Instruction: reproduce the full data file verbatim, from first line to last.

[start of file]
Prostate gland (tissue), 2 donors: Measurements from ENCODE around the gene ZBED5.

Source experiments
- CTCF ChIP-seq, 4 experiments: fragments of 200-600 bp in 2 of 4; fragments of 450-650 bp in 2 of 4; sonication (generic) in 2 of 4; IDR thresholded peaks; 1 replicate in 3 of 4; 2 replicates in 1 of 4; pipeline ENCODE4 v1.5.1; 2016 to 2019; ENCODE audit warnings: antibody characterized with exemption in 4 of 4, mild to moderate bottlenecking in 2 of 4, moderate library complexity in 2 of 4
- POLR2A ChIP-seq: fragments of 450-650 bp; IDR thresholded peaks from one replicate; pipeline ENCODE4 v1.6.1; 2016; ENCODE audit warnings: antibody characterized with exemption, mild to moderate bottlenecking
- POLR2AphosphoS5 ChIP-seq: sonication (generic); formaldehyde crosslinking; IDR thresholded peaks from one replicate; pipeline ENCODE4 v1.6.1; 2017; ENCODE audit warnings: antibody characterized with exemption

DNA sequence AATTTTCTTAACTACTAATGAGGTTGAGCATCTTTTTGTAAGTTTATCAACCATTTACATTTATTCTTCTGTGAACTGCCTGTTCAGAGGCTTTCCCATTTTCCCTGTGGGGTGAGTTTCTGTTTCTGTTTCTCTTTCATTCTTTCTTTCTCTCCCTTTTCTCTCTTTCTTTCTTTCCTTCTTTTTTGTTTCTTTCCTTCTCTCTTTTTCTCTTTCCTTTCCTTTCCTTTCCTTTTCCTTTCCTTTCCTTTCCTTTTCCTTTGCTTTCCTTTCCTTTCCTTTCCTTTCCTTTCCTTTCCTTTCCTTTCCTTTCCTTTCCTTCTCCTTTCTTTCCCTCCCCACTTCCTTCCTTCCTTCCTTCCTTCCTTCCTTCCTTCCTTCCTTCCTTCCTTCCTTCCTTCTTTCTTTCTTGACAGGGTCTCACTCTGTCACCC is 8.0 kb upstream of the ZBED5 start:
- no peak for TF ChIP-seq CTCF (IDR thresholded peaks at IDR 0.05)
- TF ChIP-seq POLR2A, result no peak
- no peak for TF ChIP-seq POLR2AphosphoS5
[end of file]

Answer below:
Prostate gland (tissue), 2 donors: Measurements from ENCODE around the gene ZBED5.

Source experiments
- CTCF ChIP-seq, 4 experiments: fragments of 200-600 bp in 2 of 4; fragments of 450-650 bp in 2 of 4; sonication (generic) in 2 of 4; IDR thresholded peaks; 1 replicate in 3 of 4; 2 replicates in 1 of 4; pipeline ENCODE4 v1.5.1; 2016 to 2019; ENCODE audit warnings: antibody characterized with exemption in 4 of 4, mild to moderate bottlenecking in 2 of 4, moderate library complexity in 2 of 4
- POLR2A ChIP-seq: fragments of 450-650 bp; IDR thresholded peaks from one replicate; pipeline ENCODE4 v1.6.1; 2016; ENCODE audit warnings: antibody characterized with exemption, mild to moderate bottlenecking
- POLR2AphosphoS5 ChIP-seq: sonication (generic); formaldehyde crosslinking; IDR thresholded peaks from one replicate; pipeline ENCODE4 v1.6.1; 2017; ENCODE audit warnings: antibody characterized with exemption

DNA sequence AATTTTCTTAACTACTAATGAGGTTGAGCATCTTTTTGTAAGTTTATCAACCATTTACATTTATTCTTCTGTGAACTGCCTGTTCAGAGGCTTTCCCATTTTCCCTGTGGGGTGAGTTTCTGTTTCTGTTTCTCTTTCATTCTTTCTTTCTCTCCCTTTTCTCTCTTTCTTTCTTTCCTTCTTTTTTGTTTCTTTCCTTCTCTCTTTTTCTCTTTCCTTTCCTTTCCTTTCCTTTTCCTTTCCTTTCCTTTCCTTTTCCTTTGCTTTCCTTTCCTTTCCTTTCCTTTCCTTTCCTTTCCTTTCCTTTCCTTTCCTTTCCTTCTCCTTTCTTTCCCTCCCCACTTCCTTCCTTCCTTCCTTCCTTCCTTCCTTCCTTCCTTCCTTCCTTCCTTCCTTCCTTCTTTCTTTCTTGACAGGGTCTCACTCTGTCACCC is 8.0 kb upstream of the ZBED5 start:
- no peak for TF ChIP-seq CTCF (IDR thresholded peaks at IDR 0.05)
- TF ChIP-seq POLR2A, result no peak
- no peak for TF ChIP-seq POLR2AphosphoS5